The Sale of Leap: Choosing a Bank That Stood Apart From All Others
The Sale of Leap
We took our time when selecting an advisor for our majority transaction.
We ultimately chose Vista Point Advisors because they weren’t like other banks we were talking to.
Leap's company evolved from a proprietary software we’d created for my contracting company.
At that company, we had a salesperson named Steve Stencil who approached me because he wanted to clean up the process for selling and buying home improvements.
We built the software over four years, and it was instantaneously successful because it was made FUBU (for us by us). Steve was literally going into people’s houses, using the app, and then going home and fixing everything that didn't work.
By the time the app was done in about 2016, we had a fantastic product. We knew it because as some of our sales team went to work at other places, those competing companies started calling and saying, "Hey, what are you guys using over there?"
When we told them we’d built our software, competitors started raising their hands to buy it.
At that point, we looked at the value of our software from a proprietary standpoint versus the value of what it was worth on the open market as a software solution.
In 2016, we decided to spin out the software as its own company, and Leap was born.
In our minds, we had the perfect storm for accelerated growth.
First of all, we had some strong management chops because it wasn't my first rodeo—I had already built a $40M roofing company with 250 employees, complete with an executive team.
Also, the success of that company gave us the cash we could put into Leap. With a couple hundred thousand on the balance sheet, we could hire great people right out of the gate.
The combination of a fully birthed product, strong management experience, and a little capital put us in a great position to grow our new software company.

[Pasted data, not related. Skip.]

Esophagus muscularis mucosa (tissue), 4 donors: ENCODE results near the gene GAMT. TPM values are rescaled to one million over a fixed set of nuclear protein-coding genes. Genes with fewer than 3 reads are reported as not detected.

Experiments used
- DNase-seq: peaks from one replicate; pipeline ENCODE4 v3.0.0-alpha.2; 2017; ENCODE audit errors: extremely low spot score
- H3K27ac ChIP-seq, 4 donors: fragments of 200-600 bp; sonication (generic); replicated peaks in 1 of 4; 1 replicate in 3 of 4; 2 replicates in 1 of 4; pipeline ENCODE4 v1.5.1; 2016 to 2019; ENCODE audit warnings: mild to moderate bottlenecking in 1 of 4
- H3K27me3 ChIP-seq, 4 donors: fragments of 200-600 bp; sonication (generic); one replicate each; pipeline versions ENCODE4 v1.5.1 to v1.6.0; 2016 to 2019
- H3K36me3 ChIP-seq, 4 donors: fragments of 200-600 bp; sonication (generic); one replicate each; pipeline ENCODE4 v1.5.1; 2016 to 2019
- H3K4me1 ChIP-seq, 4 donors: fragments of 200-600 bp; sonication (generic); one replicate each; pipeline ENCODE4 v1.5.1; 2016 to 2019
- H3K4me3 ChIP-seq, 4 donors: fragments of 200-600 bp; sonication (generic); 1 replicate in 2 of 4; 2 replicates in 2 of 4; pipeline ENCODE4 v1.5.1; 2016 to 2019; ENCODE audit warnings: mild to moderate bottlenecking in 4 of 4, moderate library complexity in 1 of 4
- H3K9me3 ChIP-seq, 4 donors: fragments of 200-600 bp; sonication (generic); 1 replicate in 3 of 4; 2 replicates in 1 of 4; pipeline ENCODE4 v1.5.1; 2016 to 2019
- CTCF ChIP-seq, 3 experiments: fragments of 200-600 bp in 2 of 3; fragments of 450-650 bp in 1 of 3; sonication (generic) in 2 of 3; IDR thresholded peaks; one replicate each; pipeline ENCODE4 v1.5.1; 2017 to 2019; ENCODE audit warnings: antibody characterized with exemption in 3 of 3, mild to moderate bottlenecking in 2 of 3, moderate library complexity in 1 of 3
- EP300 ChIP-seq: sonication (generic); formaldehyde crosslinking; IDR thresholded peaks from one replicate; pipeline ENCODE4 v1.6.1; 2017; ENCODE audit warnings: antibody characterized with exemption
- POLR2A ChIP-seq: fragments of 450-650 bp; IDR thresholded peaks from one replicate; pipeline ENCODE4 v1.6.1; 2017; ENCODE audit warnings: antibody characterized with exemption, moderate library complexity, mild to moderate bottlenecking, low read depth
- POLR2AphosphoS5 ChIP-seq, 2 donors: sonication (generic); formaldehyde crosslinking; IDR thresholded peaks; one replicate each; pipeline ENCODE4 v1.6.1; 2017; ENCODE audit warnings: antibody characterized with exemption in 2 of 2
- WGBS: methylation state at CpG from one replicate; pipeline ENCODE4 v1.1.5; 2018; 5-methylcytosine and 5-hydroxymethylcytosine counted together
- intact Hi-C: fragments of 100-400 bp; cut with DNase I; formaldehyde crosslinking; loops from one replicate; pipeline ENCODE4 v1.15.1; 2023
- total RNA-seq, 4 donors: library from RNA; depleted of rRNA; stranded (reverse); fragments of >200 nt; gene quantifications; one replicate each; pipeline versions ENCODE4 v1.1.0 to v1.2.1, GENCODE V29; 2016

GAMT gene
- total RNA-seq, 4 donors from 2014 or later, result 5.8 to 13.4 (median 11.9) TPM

We always ran the business with an eye toward profitability, so we positively ran cash flow early. It wasn't a breadwinner, but it was close to breakeven.
We ran that way for the first couple of years with some good growth, but we were now running a more significant business, and it was getting harder to keep growing at an accelerated rate. We also didn’t feel comfortable with how we were running with only one or two months’ cash reserves.
Given our goal to keep growing and the need for additional capital, we started considering pursuing a minority transaction.
The goal of that minority transaction was to bring in some cash, put it on the balance sheet, take a little bit of money to do some de-risking, then hold onto a majority.
That was the plan, and we worked with an advisor to build a process. As part of that process, we set March 1, 2020 as the deadline for investors to submit IOIs.
Of course, that was right around the time everything collapsed, so we decided to put the process on hold to focus on the business. We just went to work in 2020.
Even though it was a letdown to pull the plug on that process at the time, I considered that experience a gift. I learned a lot from the process, mainly things I would have liked my advisor to do differently that I would look for in my next advisor.
(Thankfully, we found an alternative form of short-term financing for our cash situation, which gave us time to consider our options and evaluate what we wanted to do next.)